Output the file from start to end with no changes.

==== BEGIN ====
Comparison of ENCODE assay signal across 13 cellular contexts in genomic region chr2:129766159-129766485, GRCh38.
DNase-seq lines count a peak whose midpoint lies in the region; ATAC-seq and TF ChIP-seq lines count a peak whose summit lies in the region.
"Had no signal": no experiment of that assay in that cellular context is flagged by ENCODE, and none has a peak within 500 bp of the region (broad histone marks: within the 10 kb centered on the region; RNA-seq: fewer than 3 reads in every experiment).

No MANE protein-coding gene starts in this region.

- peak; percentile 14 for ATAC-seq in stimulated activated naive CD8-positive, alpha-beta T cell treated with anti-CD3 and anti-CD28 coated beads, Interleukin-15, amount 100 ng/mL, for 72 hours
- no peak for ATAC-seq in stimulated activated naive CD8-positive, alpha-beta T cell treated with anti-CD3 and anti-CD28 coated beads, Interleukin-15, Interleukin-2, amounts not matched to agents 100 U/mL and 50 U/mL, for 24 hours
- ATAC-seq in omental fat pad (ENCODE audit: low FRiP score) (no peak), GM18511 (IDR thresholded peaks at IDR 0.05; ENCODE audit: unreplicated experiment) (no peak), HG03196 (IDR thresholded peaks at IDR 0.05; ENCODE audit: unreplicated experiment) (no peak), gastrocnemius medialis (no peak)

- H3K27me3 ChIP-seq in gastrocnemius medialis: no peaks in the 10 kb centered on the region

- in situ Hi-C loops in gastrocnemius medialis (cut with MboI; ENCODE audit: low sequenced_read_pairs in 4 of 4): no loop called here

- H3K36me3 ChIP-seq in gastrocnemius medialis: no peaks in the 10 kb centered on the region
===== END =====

Comparison of ENCODE assay signal across 13 cellular contexts in genomic region chr2:129766159-129766485, GRCh38.
DNase-seq lines count a peak whose midpoint lies in the region; ATAC-seq and TF ChIP-seq lines count a peak whose summit lies in the region.
"Had no signal": no experiment of that assay in that cellular context is flagged by ENCODE, and none has a peak within 500 bp of the region (broad histone marks: within the 10 kb centered on the region; RNA-seq: fewer than 3 reads in every experiment).

No MANE protein-coding gene starts in this region.

- peak; percentile 14 for ATAC-seq in stimulated activated naive CD8-positive, alpha-beta T cell treated with anti-CD3 and anti-CD28 coated beads, Interleukin-15, amount 100 ng/mL, for 72 hours
- no peak for ATAC-seq in stimulated activated naive CD8-positive, alpha-beta T cell treated with anti-CD3 and anti-CD28 coated beads, Interleukin-15, Interleukin-2, amounts not matched to agents 100 U/mL and 50 U/mL, for 24 hours
- ATAC-seq in omental fat pad (ENCODE audit: low FRiP score) (no peak), GM18511 (IDR thresholded peaks at IDR 0.05; ENCODE audit: unreplicated experiment) (no peak), HG03196 (IDR thresholded peaks at IDR 0.05; ENCODE audit: unreplicated experiment) (no peak), gastrocnemius medialis (no peak)

- H3K27me3 ChIP-seq in gastrocnemius medialis: no peaks in the 10 kb centered on the region

- in situ Hi-C loops in gastrocnemius medialis (cut with MboI; ENCODE audit: low sequenced_read_pairs in 4 of 4): no loop called here

- H3K36me3 ChIP-seq in gastrocnemius medialis: no peaks in the 10 kb centered on the region